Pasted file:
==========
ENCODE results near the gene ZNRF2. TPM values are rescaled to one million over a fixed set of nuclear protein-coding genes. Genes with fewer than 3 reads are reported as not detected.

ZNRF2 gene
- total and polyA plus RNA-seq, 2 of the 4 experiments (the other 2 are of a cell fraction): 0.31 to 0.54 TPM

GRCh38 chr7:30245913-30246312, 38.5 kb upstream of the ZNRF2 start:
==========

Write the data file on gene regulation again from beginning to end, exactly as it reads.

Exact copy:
ENCODE results near the gene ZNRF2. TPM values are rescaled to one million over a fixed set of nuclear protein-coding genes. Genes with fewer than 3 reads are reported as not detected.

ZNRF2 gene
- total and polyA plus RNA-seq, 2 of the 4 experiments (the other 2 are of a cell fraction): 0.31 to 0.54 TPM

GRCh38 chr7:30245913-30246312, 38.5 kb upstream of the ZNRF2 start: